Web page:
*Interesting piece about sportswriting, politics and a couple of worlds that were destined to collide at some point. 

*For something completely different: For the 40h anniversary of Star Wars, the toys are being used to recreate classic movie scenes. 

Haggerty: Bruins get chance to show good results weren't just short term

Haggerty: Bruins get chance to show good results weren't just short term

The mission for the Bruins on their four-game road swing through the West Coast is certainly to keep the momentum going, but it’s also to quell any talk that the positive results will be short-lived following the coaching change.

The Bruins won there first three games interim head coach Bruce Cassidy headed into the five-day “bye week”, and they’ll come out on the other side with a potentially dangerous road swing through California that will finish up in Dallas next weekend. 

The Black and Gold have gone into death spirals before on the Cali trip, so that’s always a danger when going coast-to-coast to face tough teams in the Sharks, Ducks and Kings.

There’s also the fact that NHL teams are 3-10-2 as of Saturday afternoon in the first game coming back from the five-day midseason vacation. That means the B’s are going to face a stiff uphill battle on Sunday night against the Pacific Division-leading Sharks. 

The challenge is going to be there for the Bruins to answer all of those challenges when they’ve shrunk away from such adversity most of the season. It gives the Bruins yet another chance to show that the three games aren’t merely a sugar-high after cages had been rattled and is instead something that Boston sustains over the season’s final two-plus months.

“Our thinking is to try to win every game. We know the standings. We know it’s pretty tight. We put ourselves in some of the games in tough situations. Now, we’ve got to climb up and fight for every point,” said Zdeno Chara. “It’s going to be very important that we do that and play that way until the end.

“We can look at the standings as much as we want. I think that we really have to focus on how we play, how we want to go into every game, and what we can do to get as many points as possible.”

The good news for the Bruins is that the teams chasing them in the standings really haven’t gained ground on them, and they enter Saturday still in a playoff spot. So, the mathematics don’t look as dire for Boston as they did going into their rest period, and now they should be energized, recharged and highly motivated headed into the final 24 games of the season.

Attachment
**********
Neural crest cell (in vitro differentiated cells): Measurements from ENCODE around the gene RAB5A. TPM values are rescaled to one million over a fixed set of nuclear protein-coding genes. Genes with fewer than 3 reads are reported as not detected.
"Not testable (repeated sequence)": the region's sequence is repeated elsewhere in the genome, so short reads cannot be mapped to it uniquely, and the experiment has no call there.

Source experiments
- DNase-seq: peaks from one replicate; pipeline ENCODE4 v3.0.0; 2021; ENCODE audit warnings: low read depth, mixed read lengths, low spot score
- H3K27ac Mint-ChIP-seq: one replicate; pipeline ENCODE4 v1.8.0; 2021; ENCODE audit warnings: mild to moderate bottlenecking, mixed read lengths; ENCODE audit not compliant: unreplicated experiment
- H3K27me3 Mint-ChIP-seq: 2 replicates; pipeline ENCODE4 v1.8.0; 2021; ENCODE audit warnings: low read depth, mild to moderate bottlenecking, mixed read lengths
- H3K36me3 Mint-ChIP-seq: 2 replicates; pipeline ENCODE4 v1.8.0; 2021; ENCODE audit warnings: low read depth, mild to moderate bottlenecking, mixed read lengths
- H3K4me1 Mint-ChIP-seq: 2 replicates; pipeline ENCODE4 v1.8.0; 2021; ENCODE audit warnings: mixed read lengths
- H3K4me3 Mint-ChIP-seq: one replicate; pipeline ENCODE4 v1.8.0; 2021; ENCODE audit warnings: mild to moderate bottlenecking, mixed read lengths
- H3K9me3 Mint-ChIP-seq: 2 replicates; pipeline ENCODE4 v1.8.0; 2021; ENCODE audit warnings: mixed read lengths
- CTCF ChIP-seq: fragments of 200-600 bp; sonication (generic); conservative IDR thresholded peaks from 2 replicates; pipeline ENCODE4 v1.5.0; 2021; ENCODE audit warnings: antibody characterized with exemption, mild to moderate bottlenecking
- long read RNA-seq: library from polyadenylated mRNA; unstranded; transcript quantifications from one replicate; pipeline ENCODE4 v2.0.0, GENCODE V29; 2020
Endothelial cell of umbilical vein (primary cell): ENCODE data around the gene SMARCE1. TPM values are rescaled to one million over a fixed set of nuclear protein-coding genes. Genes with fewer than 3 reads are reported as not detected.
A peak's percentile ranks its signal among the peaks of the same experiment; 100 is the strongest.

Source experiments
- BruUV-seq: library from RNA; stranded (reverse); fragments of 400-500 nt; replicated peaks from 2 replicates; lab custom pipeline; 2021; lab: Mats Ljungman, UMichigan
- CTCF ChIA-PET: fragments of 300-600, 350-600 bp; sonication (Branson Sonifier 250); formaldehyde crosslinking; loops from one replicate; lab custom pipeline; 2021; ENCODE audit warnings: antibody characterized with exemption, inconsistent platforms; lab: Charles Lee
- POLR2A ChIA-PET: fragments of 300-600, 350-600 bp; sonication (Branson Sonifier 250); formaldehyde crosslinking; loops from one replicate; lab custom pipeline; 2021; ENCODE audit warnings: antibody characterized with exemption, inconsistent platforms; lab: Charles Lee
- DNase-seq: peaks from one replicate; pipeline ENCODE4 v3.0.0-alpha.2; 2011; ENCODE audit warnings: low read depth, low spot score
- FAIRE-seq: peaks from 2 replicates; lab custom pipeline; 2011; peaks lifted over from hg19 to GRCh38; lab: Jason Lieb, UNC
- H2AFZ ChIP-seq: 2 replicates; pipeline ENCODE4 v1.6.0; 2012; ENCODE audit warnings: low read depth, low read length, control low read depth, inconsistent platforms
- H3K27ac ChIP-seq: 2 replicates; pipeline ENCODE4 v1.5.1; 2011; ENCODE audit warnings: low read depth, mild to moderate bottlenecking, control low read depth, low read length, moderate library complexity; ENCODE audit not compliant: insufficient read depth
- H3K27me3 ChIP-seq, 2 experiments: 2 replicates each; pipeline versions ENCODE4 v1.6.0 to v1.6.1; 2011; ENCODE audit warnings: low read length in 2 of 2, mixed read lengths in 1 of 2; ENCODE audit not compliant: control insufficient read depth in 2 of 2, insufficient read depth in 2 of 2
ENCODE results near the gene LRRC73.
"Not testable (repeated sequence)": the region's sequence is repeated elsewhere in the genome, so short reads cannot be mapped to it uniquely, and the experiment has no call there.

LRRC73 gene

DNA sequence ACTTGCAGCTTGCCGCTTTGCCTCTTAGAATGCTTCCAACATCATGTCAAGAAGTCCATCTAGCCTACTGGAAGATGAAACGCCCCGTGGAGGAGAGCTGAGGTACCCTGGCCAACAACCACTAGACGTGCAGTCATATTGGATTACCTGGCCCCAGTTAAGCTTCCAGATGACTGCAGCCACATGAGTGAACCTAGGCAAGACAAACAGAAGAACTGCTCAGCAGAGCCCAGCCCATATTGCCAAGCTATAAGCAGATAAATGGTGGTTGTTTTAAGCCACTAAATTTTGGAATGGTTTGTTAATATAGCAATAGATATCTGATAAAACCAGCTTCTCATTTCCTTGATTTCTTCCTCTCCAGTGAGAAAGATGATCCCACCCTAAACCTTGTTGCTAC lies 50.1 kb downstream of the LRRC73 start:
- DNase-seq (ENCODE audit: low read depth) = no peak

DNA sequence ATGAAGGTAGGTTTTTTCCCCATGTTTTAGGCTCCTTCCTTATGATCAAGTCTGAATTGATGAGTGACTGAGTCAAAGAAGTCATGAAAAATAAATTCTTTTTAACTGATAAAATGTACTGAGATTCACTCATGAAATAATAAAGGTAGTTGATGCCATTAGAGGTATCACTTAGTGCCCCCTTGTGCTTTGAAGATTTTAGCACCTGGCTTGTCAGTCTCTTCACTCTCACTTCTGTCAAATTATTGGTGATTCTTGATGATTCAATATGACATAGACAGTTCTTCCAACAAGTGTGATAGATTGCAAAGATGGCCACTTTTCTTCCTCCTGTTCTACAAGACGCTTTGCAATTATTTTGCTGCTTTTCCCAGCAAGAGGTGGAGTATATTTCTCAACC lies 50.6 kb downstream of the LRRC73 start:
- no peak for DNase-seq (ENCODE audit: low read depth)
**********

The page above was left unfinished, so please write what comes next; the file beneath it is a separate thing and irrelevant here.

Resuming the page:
There’s also the fact that the Bruins were playing exciting, aggressive and winning hockey due to some of the tweaks made by Cassidy after taking control of the team. He finally got some production from the third line after putting forwards Frank Vatrano, Ryan Spooner and Jimmy Hayes together, a combo he never truly gave a look because he didn’t trust them to do the job defensively. Cassidy immediately placed 21-year-old Peter Cehlarik into a top-six role with power-play time straight from the AHL. That’s something one almost never saw happen with rookies and inexperienced guys during Julien’s run.

The B’s defensemen corps scored four goals in the three wins and showed aggressive, timely risk-taking to produce offense when playing it safe was normally the call of the day under Julien. The forwards were avoiding the low-to-high passing to the point that so often resulted in perimeter shots from the Bruins in the offensive zone, and instead attacked the net down low with the forwards looking to put some anxiety into the opponent’s D-zone coverage.

It all worked and it all looked remarkably different from the way the Bruins played in the opening 55 games.

“It’s something we need to bottle up and not change our approach, not change what we’re doing, make sure we’re moving [during the bye] and not just sitting idle and getting rusty,” said David Backes last weekend headed into the bye. “Make sure that mentally, we can have those same sort of mindsets for every guy to be contributing. It’s something that doesn’t show up on the score sheet, but guys are recognized in here for doing those things and that’s winning culture. That’s what we’re building.”

The Bruins now get their chance to prove this is a permanent change to a winning culture rather than a short term, three-game adrenaline rush after watching their longtime coach get fired. It won’t be easy, but it shouldn’t be for the Black and Gold if they’re finally going to earn their way into the Stanley Cup playoffs for the first time in three seasons.